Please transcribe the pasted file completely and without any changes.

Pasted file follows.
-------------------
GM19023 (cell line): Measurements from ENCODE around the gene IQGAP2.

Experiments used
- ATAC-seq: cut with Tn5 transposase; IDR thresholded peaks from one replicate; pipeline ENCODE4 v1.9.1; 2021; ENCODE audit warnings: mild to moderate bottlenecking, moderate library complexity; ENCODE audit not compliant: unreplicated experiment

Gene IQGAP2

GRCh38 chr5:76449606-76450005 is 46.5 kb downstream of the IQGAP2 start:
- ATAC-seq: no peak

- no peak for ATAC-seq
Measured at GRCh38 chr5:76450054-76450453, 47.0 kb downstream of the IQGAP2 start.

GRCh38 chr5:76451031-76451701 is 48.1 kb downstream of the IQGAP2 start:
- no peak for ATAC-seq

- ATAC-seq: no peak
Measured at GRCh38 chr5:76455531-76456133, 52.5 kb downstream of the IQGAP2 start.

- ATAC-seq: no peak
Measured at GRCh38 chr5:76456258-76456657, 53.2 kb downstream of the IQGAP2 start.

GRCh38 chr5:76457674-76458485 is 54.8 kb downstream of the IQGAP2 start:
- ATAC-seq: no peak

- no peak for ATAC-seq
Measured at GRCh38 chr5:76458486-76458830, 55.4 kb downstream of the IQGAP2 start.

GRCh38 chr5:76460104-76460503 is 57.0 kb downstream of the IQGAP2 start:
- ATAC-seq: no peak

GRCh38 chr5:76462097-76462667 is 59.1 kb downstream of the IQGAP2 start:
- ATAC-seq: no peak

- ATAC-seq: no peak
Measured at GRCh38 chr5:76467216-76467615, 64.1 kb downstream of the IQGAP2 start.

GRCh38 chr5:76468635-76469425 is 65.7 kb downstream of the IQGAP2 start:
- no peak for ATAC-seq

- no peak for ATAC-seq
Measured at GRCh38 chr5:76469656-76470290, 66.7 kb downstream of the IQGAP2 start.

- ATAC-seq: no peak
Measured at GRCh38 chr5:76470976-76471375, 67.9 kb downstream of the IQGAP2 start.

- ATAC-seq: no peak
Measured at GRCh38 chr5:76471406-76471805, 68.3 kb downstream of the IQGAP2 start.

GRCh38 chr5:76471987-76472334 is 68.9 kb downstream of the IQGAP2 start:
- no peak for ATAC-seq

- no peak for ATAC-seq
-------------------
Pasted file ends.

GM19023 (cell line): Measurements from ENCODE around the gene IQGAP2.

Experiments used
- ATAC-seq: cut with Tn5 transposase; IDR thresholded peaks from one replicate; pipeline ENCODE4 v1.9.1; 2021; ENCODE audit warnings: mild to moderate bottlenecking, moderate library complexity; ENCODE audit not compliant: unreplicated experiment

Gene IQGAP2

GRCh38 chr5:76449606-76450005 is 46.5 kb downstream of the IQGAP2 start:
- ATAC-seq: no peak

- no peak for ATAC-seq
Measured at GRCh38 chr5:76450054-76450453, 47.0 kb downstream of the IQGAP2 start.

GRCh38 chr5:76451031-76451701 is 48.1 kb downstream of the IQGAP2 start:
- no peak for ATAC-seq

- ATAC-seq: no peak
Measured at GRCh38 chr5:76455531-76456133, 52.5 kb downstream of the IQGAP2 start.

- ATAC-seq: no peak
Measured at GRCh38 chr5:76456258-76456657, 53.2 kb downstream of the IQGAP2 start.

GRCh38 chr5:76457674-76458485 is 54.8 kb downstream of the IQGAP2 start:
- ATAC-seq: no peak

- no peak for ATAC-seq
Measured at GRCh38 chr5:76458486-76458830, 55.4 kb downstream of the IQGAP2 start.

GRCh38 chr5:76460104-76460503 is 57.0 kb downstream of the IQGAP2 start:
- ATAC-seq: no peak

GRCh38 chr5:76462097-76462667 is 59.1 kb downstream of the IQGAP2 start:
- ATAC-seq: no peak

- ATAC-seq: no peak
Measured at GRCh38 chr5:76467216-76467615, 64.1 kb downstream of the IQGAP2 start.

GRCh38 chr5:76468635-76469425 is 65.7 kb downstream of the IQGAP2 start:
- no peak for ATAC-seq

- no peak for ATAC-seq
Measured at GRCh38 chr5:76469656-76470290, 66.7 kb downstream of the IQGAP2 start.

- ATAC-seq: no peak
Measured at GRCh38 chr5:76470976-76471375, 67.9 kb downstream of the IQGAP2 start.

- ATAC-seq: no peak
Measured at GRCh38 chr5:76471406-76471805, 68.3 kb downstream of the IQGAP2 start.

GRCh38 chr5:76471987-76472334 is 68.9 kb downstream of the IQGAP2 start:
- no peak for ATAC-seq

- no peak for ATAC-seq